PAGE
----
Eat healthy—eliminate one thing

What do you eat?

How often do you look at the labels on the packaged foods you eat?

Do you opt for convenience over health?

Changing your lifestyle to become a healthy eating can mean eliminating just one thing from your diet.

What is that one thing?

Processed (refined) food.

Two of the biggest culprits leading to poor health are
refined flours and refined sugar.

Image courtesy Pixabay.com

Refined flours have most of the nutrients removed and a few added back. That beautiful white flour most of us grew up on in North America is not a good option.

Avoid foods containing refined sugar. Opt for natural sweeteners like honey, maple syrup, and stevia. In moderation, they’re more easily handled by the body and they contain at least small amounts of important vitamins and minerals.

Did you know that refined foods are actually addictive according to some studies? Cut out refined flours and sugars and often you’ll see a reduction in your cravings for junk foods in just a few days. In a very short time, you’ll likely find that you’ll start to crave the healthy foods and not the sweet, greasy, oh-so-pretty junk foods. You may find they just won’t seem so appealing anymore.

FruitsVeggies

Image courtesy Pixabay.com

Healthy eating means minimal eating. Minimal in that you should aim to eat foods with the fewest ingredients (preferably one, sometimes two or three, if they’re wholesome foods). Eliminate foods with those words you can’t pronounce that typically indicate preservatives, flavorings, dyes, sugars, bad fats, and salts. Minimal also means that you should view food as fuel, not as comfort, entertainment, or boredom. It’s all about enjoying your and appreciating your food, listening to your body, and not over-stuffing yourself.

As always, use the Internet.
Do your research.

Find out what all those many-lettered, hyphenated, unpronounceable, chemical-sounding names really mean. Here are a few things to be on the look out for.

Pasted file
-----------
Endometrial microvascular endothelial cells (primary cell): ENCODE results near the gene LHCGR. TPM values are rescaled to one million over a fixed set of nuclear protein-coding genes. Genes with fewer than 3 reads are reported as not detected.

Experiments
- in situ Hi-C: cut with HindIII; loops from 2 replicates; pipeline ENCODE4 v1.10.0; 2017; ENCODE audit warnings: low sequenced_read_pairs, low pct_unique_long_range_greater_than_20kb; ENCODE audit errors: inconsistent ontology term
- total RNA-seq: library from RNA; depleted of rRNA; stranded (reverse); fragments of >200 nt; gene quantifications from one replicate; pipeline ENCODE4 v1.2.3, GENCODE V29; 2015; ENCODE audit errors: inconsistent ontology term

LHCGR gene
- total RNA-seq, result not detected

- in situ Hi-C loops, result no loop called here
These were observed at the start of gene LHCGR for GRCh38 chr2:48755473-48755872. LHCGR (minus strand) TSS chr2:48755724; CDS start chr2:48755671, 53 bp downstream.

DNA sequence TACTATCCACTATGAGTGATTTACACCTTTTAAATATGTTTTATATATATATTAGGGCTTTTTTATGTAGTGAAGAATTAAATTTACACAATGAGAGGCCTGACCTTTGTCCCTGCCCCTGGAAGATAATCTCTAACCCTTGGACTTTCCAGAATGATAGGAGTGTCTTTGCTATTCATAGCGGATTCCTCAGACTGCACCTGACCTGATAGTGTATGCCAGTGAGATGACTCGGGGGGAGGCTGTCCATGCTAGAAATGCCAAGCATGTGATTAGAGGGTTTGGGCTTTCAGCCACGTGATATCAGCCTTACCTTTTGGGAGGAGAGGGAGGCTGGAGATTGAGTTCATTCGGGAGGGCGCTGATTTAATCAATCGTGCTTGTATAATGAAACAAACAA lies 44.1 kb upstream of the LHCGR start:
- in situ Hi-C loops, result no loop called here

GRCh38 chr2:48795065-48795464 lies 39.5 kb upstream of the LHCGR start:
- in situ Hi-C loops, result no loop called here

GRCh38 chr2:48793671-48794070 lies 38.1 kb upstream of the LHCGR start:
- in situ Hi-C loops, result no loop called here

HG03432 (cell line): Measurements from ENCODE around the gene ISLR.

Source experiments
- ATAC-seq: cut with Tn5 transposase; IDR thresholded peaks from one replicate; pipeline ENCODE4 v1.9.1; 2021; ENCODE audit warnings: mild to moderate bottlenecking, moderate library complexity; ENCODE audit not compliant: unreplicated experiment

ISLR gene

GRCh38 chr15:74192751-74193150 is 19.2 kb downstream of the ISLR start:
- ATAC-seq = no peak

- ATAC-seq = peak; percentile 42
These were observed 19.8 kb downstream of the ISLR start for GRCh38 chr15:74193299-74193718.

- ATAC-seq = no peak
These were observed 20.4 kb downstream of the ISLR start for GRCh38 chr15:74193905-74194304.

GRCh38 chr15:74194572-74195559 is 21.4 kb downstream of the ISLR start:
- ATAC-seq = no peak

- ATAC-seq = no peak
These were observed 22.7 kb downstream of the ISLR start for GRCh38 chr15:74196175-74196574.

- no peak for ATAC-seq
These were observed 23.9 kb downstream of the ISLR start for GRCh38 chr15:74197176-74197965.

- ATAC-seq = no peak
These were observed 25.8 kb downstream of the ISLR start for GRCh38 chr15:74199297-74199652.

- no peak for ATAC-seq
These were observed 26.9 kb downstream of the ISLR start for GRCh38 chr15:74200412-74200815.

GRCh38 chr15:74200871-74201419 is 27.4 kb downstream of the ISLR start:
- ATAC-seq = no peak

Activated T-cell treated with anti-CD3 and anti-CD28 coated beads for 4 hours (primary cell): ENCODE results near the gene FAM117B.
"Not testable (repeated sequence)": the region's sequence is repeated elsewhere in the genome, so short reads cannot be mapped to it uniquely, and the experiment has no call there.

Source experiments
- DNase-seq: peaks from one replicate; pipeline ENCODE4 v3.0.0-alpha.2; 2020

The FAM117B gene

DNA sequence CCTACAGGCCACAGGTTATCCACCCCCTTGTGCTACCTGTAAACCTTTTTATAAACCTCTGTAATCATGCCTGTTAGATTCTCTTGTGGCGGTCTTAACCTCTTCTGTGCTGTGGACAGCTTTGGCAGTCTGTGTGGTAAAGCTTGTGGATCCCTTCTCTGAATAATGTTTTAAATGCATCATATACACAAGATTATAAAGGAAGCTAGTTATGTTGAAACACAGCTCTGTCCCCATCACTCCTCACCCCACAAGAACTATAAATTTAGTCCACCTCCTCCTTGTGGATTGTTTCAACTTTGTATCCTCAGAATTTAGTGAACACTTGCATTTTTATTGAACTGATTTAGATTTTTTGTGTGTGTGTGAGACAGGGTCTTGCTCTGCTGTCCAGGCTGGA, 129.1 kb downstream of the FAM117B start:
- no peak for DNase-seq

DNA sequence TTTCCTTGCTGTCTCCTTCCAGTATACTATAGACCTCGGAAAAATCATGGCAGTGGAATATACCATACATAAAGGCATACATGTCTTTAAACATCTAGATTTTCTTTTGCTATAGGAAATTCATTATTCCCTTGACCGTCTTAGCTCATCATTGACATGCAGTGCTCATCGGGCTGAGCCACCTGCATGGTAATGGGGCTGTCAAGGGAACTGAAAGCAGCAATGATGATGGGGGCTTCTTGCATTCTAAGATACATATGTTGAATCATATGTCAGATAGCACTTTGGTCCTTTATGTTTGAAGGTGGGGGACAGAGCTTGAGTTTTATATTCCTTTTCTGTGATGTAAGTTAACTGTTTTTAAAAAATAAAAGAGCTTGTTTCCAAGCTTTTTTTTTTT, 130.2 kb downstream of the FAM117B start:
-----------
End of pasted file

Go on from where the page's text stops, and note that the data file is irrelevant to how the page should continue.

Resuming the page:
• Hydrogenated oils (trans fats)
  • Nitrates and nitrites (typically found in processed lunch meats and hot dogs)
  • Refined flour
  • Refined and artificial sugars, and high fructose corn syrup
  • Food dyes
  • MSG (and quite often foods that contain “natural flavors”)
  • Preservatives (e.g., Butylated hydroxyanisole (BHA) and butylated hydroxytoluene (BHT)

Make the change gradually as you learn.

Don’t make the change overnight. Changing your lifestyle with respect to food is a process. Start with adding more fruits and/or vegetables. Be adventurous and try some you’ve never eaten before. Start to restock your shelves with healthy items and stop buying the foods with ingredient labels having lists as long as your arm.

You should aim to eat whole, pure, natural food like fruits, vegetables, whole grains, meats and fish, eggs, nuts and seeds. If you think you can’t survive on salads everyday, search the Internet. You’ll find a bazillion recipes to choose from that include only healthful, natural foods.

Eat natural.

Eat local. Support the farmers in your community.

Try to eat organic, free range, and grass-fed if and when you can.

Buy fresh ingredients and cook, or otherwise prepare, your food at home. The media these days has many of us believing that cooking is difficult and time-consuming. So not true! Sure, some recipes are, but forget those. With a little effort you can find foods and recipes that take just minutes to prepare. Even a roast chicken dinner is easy. You put it in a pan, add a few herbs, spices, and a little water. Wait a few hours and it’s done. During the last half hour or so, you can boil some potatoes*, steam a few veggies, or toss a salad. You can’t get much simpler. Throw the meat and veggies in a slow cooker in the morning and dinner is ready when you get home. Simple, nutritious food. Try it!

Oh yeah, and by all means, have a treat of potato chips, ice cream, or your other favorite snack once in a while. What’s life without the occasional treat! Remember, it’s all about balance in your quest for health and pleasure.

*White or sweet. Personally, I’m not giving up white potatoes. They’ve been given a bad rap, but mostly because of how many people consume them. Sure they are high in starch and you may not want to eat them every day, but we need starch in our diets. They also are high in vitamins and minerals. What you want to avoid are things like greasy French fries, packaged hash browns, and salty snack chips with all the artificial flavors. However, properly prepared with your favorite herbs, spices, and a healthy oil, boiled, baked, or cut into oven fries, potatoes are tasty and nutritious. Don’t eliminate them from your diet, but do be careful about what you choose for toppings and how you prepare and consume them.

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